The problem that any company encounters when producing “The Mikado” is—to put it bluntly—it’s kinda sorta maybe pretty undeniably racist. And as it is a show set in Japan that was written by a pair of middle-aged British guys during the height of the Victorian Empire—neither of whom had ever been to Japan—its racial insensitivity is unsurprising. Despite all of this, “The Mikado” has not only managed to survive, but has downright thrived in the century-plus since its inception. It has done so because from the music to the lyrics to the book, the show is a fantastic piece of musical comedy. And yet, in production after production, there are still those moments where audiences squirm in their seats and look askance. Both theater artists and audiences have trouble reconciling their desire for Gilbert and Sullivan’s masterful artistry with the fact that they then have to forgive Gilbert and Sullivan’s stupid, ill-informed racism. It’s a pickle for sure.
Thankfully Sean Graney has rolled into town with his patented pickle-solving machine. Having made a career as a kind of theatrical necromancer, taking dead classical texts and reviving them to make them dance anew, Graney is perfectly suited to the task. And in the end, the answer was deceptively simple: Graney got rid of the racism by just kind of ignoring it. He took the show, which is currently running as a part of The Hypocrites “Gilbert and Sullivan Rep,” and he set it in a circus. There are polka-dot dresses, red-banded stockings and bright-green suspenders by the dozen with nary a kimono in sight. Additionally, he took Gilbert and Sullivan’s ornate, occasionally Orientalist score and reconstructed it for a motley assortment of guitars, accordions and banjos. Other than occasional mentions that the story is set in Japan, one would never know that the characters were meant to be a British person’s idea of a Japanese person. Instead they seem like what they really are: a British person’s idea of another, much sillier British person. I have no idea if this was Graney’s idea when he set out to adapt the piece, but it works.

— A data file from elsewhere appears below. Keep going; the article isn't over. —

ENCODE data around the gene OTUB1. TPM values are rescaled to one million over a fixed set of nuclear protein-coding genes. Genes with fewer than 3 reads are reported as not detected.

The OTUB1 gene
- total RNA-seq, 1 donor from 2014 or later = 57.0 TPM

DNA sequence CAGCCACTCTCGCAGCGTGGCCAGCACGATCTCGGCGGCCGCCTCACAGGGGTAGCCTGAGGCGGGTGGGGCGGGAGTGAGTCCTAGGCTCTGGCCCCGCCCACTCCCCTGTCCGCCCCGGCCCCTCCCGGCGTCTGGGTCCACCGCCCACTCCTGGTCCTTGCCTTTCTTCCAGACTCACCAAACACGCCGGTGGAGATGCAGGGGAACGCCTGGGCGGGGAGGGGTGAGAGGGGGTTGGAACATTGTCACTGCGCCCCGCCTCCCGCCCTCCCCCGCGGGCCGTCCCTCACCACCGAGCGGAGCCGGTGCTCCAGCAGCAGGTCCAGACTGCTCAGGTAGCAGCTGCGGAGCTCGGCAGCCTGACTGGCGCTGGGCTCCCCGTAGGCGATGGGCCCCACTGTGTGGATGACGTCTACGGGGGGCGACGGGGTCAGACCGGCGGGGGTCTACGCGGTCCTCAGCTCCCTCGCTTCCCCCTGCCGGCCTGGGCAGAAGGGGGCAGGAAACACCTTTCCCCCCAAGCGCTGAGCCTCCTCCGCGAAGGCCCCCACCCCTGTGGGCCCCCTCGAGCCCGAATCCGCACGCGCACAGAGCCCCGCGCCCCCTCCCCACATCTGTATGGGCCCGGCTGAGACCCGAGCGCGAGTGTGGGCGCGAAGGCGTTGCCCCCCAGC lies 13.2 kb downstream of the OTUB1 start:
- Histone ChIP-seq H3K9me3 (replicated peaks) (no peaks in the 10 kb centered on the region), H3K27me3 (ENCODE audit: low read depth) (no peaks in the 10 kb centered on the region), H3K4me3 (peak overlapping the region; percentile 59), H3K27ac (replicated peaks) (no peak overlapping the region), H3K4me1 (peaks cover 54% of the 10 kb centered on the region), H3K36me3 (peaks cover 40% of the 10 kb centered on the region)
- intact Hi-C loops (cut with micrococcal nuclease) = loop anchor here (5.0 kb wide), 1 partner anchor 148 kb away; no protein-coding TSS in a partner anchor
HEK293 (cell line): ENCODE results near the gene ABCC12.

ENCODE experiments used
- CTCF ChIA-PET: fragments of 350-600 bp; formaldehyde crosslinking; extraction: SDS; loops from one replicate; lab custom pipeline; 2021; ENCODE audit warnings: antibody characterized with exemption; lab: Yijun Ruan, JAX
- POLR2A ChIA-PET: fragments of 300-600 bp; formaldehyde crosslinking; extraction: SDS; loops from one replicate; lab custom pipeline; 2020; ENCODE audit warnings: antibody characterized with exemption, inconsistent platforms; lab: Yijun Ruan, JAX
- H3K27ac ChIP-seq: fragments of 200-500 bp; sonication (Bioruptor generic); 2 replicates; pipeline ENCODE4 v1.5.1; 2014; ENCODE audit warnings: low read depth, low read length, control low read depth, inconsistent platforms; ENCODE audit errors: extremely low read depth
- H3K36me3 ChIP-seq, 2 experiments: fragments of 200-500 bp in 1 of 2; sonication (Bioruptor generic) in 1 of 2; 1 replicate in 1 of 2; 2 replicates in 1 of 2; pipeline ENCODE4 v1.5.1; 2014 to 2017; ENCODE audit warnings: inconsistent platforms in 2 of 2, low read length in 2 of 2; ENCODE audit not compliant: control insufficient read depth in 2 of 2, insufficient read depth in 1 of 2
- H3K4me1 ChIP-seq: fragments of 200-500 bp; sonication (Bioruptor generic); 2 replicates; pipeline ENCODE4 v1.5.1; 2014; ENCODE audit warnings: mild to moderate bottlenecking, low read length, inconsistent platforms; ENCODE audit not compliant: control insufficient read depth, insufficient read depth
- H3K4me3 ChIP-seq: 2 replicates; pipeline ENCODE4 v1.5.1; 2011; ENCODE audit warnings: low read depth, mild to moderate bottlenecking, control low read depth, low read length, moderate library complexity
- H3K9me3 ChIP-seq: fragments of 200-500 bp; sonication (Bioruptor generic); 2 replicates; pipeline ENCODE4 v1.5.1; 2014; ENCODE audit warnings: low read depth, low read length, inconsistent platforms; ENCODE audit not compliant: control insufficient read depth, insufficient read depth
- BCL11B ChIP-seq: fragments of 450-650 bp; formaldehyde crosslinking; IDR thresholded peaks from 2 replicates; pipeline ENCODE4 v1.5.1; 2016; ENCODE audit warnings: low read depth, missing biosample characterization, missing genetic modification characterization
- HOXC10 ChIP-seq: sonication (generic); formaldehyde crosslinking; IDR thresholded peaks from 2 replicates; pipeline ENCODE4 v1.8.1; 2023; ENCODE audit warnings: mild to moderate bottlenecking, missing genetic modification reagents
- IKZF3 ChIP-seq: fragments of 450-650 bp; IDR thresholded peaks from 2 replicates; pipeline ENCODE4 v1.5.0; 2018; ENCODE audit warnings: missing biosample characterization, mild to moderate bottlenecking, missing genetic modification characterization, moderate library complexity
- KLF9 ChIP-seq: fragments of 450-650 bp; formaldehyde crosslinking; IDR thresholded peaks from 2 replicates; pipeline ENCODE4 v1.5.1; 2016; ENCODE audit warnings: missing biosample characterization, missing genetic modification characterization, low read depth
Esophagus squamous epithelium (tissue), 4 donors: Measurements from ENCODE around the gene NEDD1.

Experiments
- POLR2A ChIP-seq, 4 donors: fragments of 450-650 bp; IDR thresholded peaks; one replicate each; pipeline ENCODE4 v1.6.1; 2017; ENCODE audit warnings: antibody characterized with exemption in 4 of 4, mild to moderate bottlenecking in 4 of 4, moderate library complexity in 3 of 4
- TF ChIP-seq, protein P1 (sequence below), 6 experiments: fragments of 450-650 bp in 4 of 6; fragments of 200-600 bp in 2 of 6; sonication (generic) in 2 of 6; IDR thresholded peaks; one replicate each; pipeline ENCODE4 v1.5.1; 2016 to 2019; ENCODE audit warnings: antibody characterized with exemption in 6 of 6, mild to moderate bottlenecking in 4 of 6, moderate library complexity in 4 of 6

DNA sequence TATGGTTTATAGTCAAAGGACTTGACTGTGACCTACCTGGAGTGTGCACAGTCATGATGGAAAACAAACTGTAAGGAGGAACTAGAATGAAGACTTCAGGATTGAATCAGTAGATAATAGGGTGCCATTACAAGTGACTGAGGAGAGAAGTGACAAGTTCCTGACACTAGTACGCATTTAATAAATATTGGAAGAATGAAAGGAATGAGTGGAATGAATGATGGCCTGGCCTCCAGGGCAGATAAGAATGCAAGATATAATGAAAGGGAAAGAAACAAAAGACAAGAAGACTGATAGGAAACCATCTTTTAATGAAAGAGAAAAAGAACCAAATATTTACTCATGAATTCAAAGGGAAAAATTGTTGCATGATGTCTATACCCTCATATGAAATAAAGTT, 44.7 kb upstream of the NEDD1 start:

Graney’s “Mikado” is set, like many of his other shows, in a wild, rowdy promenade. Actors stride purposefully through crowds of audience members who scramble out of the way like flocks of pigeons taking flight. The freewheeling chaos of Graney’s staging, in tandem with the goofy, fun energy brought by the cast, do much to make Gilbert and Sullivan feel fresh again. In particular, Shawn Pfautsch as the lovestruck Nanki Poo, Emily Casey as his best beloved Yum-Yum and Matt Kahler as the bureaucrat’s bureaucrat Poobah all embody the cheery, go-for-broke tomfoolery that characterizes the proceedings. It also helps that the show clocks in at ninety minutes, never overstaying its welcome.
For those who missed Graney’s “Mikado” the first two times it was in town, now is a good time to go. As opposed to “H.M.S. Pinafore,” which is a new show and can sometimes feel overly manic, “The Mikado” has a calm, self-assured swagger that allows it to thread the needle with ease. And for those who have never seen “The Mikado” before in any form, I highly suggest you go out and see it. It’s probably the only time you’ll be able to take it in without also feeling a slight pit in your stomach. (Alex Huntsberger)
The Hypocrites at The Den Theatre, 1329-1333 North Milwaukee, the-hypocrites.com, $36-$50, Through February 7.